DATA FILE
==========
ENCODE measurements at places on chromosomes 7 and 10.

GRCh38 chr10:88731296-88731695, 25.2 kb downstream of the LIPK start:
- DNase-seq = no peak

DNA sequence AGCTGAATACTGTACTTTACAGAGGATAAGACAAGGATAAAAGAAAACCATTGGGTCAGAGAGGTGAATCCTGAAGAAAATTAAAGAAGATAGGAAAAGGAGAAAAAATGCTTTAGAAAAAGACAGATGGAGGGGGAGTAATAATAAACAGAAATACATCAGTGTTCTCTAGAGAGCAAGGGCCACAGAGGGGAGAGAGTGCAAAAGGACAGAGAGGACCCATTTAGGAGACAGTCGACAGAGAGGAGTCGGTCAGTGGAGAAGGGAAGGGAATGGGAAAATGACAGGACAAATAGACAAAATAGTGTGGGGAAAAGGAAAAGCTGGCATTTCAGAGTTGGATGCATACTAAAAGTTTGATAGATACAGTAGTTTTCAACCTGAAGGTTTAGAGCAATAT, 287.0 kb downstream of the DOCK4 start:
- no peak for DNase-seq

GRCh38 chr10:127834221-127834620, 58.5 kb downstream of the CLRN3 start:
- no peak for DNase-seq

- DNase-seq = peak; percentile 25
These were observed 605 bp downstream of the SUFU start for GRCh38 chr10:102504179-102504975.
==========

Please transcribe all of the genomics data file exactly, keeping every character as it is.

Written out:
ENCODE measurements at places on chromosomes 7 and 10.

GRCh38 chr10:88731296-88731695, 25.2 kb downstream of the LIPK start:
- DNase-seq = no peak

DNA sequence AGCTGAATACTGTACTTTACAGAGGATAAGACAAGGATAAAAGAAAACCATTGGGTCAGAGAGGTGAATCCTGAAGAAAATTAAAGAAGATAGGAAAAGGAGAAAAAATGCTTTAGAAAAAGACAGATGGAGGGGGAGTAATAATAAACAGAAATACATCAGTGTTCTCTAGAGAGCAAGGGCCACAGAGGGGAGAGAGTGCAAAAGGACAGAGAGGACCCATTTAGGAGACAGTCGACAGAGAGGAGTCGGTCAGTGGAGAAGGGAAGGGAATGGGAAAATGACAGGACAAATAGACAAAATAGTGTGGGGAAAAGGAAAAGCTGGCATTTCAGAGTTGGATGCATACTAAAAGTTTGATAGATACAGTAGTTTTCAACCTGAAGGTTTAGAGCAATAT, 287.0 kb downstream of the DOCK4 start:
- no peak for DNase-seq

GRCh38 chr10:127834221-127834620, 58.5 kb downstream of the CLRN3 start:
- no peak for DNase-seq

- DNase-seq = peak; percentile 25
These were observed 605 bp downstream of the SUFU start for GRCh38 chr10:102504179-102504975.